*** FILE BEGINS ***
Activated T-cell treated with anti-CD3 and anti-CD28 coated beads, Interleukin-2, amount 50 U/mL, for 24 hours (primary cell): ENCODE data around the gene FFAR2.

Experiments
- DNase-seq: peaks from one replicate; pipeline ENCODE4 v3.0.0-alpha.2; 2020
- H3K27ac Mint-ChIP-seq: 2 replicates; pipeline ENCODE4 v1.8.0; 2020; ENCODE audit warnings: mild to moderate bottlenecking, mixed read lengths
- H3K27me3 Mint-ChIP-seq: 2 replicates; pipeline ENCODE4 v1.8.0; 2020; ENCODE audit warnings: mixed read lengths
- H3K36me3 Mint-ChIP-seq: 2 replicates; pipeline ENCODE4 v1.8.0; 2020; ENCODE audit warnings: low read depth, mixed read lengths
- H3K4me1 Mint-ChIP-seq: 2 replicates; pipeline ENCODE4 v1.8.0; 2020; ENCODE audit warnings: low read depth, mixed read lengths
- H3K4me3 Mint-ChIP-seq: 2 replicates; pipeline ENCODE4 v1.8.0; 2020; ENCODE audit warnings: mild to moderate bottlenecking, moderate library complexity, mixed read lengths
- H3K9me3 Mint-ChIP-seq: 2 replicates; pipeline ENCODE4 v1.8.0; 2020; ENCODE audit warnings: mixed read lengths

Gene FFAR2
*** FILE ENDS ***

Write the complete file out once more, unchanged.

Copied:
Activated T-cell treated with anti-CD3 and anti-CD28 coated beads, Interleukin-2, amount 50 U/mL, for 24 hours (primary cell): ENCODE data around the gene FFAR2.

Experiments
- DNase-seq: peaks from one replicate; pipeline ENCODE4 v3.0.0-alpha.2; 2020
- H3K27ac Mint-ChIP-seq: 2 replicates; pipeline ENCODE4 v1.8.0; 2020; ENCODE audit warnings: mild to moderate bottlenecking, mixed read lengths
- H3K27me3 Mint-ChIP-seq: 2 replicates; pipeline ENCODE4 v1.8.0; 2020; ENCODE audit warnings: mixed read lengths
- H3K36me3 Mint-ChIP-seq: 2 replicates; pipeline ENCODE4 v1.8.0; 2020; ENCODE audit warnings: low read depth, mixed read lengths
- H3K4me1 Mint-ChIP-seq: 2 replicates; pipeline ENCODE4 v1.8.0; 2020; ENCODE audit warnings: low read depth, mixed read lengths
- H3K4me3 Mint-ChIP-seq: 2 replicates; pipeline ENCODE4 v1.8.0; 2020; ENCODE audit warnings: mild to moderate bottlenecking, moderate library complexity, mixed read lengths
- H3K9me3 Mint-ChIP-seq: 2 replicates; pipeline ENCODE4 v1.8.0; 2020; ENCODE audit warnings: mixed read lengths

Gene FFAR2